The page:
Quadratic Number Field

Nov 2009
169
2
Let \(\displaystyle D \in \mathbb{Z}\) be square free. Consider \(\displaystyle K = \{ x| ax^2+bx+c = 0, a,b,c \in \mathbb{Z} \}\).

For which conditions on \(\displaystyle a,b,c\in \mathbb{Z}\) is \(\displaystyle K= \{ u + v\sqrt{D}: u,v \in \mathbb{Q} \}\)?
 
Dec 2009
411
131
With the abc-formula we have \(\displaystyle K= \left\{\frac{-b}{2a}\pm \frac{1}{2a}\sqrt{b^2-4ac}\right\}\)

Hence we must have \(\displaystyle kD=b^2-4ac\) for some square \(\displaystyle k\)
(\(\displaystyle \sqrt{k}\in \mathbb{Q}\))
 
Nov 2009
169
2
Could you enlarge on that, what are the conditions on a,b,c?
 
Dec 2009
411
131
Ok.

So we can choose \(\displaystyle k=p^2\in \mathbb{Z}\) free.

Then we choose \(\displaystyle b\in \mathbb{Z}\) such that \(\displaystyle ac=\frac{b^2-kD}{4}\in \mathbb{Z}\) is not prime.

Then \(\displaystyle a,c\) divide this number.
 
Nov 2009
169
2
So you say that we choose a and c arbitrarily, such that \(\displaystyle ac\) is not a prime, and then b needs to be chosen such that \(\displaystyle 4ac = b^2 -kD\), for some \(\displaystyle k=p^2\) \(\displaystyle (p \in \mathbb{Z})\)

Is it that what you mean? And why is this what we want??
 
Dec 2009
411
131
with the abc-formula we have that \(\displaystyle K\) consists of the numbers \(\displaystyle \frac{-b}{2a}\pm \frac{1}{2a}\sqrt{b^2-4ac}\)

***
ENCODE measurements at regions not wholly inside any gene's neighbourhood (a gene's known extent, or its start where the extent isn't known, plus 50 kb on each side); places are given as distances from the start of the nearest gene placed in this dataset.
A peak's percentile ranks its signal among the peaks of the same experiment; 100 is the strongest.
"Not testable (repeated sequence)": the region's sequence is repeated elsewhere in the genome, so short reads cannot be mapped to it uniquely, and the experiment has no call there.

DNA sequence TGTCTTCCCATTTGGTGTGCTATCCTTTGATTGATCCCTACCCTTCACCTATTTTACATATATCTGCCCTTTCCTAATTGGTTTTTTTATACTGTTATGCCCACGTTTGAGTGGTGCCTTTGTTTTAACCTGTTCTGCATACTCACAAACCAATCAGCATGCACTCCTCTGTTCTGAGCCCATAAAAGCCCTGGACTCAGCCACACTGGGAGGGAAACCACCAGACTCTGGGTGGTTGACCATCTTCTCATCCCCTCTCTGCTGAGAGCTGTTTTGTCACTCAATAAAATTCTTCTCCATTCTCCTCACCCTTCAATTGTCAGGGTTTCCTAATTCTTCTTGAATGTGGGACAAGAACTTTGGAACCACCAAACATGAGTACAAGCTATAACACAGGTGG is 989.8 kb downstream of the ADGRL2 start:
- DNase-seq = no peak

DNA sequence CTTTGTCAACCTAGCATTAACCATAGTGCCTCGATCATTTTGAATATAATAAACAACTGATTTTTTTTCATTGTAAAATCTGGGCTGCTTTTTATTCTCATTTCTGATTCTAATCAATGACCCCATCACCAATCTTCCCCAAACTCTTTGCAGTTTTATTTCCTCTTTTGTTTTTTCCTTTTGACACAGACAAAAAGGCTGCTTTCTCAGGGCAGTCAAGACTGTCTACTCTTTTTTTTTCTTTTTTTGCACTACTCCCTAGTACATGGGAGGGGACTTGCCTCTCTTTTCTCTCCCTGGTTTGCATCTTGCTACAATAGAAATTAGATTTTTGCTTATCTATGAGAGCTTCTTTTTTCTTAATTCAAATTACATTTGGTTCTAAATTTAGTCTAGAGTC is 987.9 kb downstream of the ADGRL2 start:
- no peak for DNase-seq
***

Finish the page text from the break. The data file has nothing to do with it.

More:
To make sure \(\displaystyle K\) has the desired property we must have \(\displaystyle \sqrt{b^2-4ac}=p\sqrt{D}\) for some number \(\displaystyle p\in \mathbb{Z}\).

That is, \(\displaystyle b^2-4ac= p^2D\).

This number \(\displaystyle p^2\in \mathbb{Z}\) can ofcourse be freely chosen.

Then we must choose \(\displaystyle a,b,c\in\mathbb{Z}\) that satisfy this relation. Thus we must choose a \(\displaystyle b\in \mathbb{Z}\) such that

there exists a composite number \(\displaystyle ac\in\mathbb{Z}\) that satisfies \(\displaystyle b^2 = p^2D+4ac\)

wich is, the same as saying \(\displaystyle \frac{b^2-p^2D}{4}\) must be a composite number. Only then we can choose \(\displaystyle a,c\in \mathbb{Z}\) such that \(\displaystyle ac=\frac{b^2-p^2D}{4}\).

And we've found \(\displaystyle a,b,c\) such that \(\displaystyle K\) has the desired property.
 
Dec 2009
411
131
Why does ac need to be composite?
How else can we find \(\displaystyle a,c\in \mathbb{Z}\)?

If \(\displaystyle ac=p\) prime then \(\displaystyle a,c\) can not be integers.
 

chiph588@

MHF Hall of Honor
Sep 2008
1,163
429
Champaign, Illinois
How else can we find \(\displaystyle a,c\in \mathbb{Z}\)?

If \(\displaystyle ac=p\) prime then \(\displaystyle a,c\) can not be integers.
\(\displaystyle a=1,\; c=p \)
 
Dec 2009
411
131
Ah shoot, big blunder here. Shameful moment here xp

Thanks chiph

Forget everything about ac being composite. I'm sorry for this error ;p


The rest you can take for granted.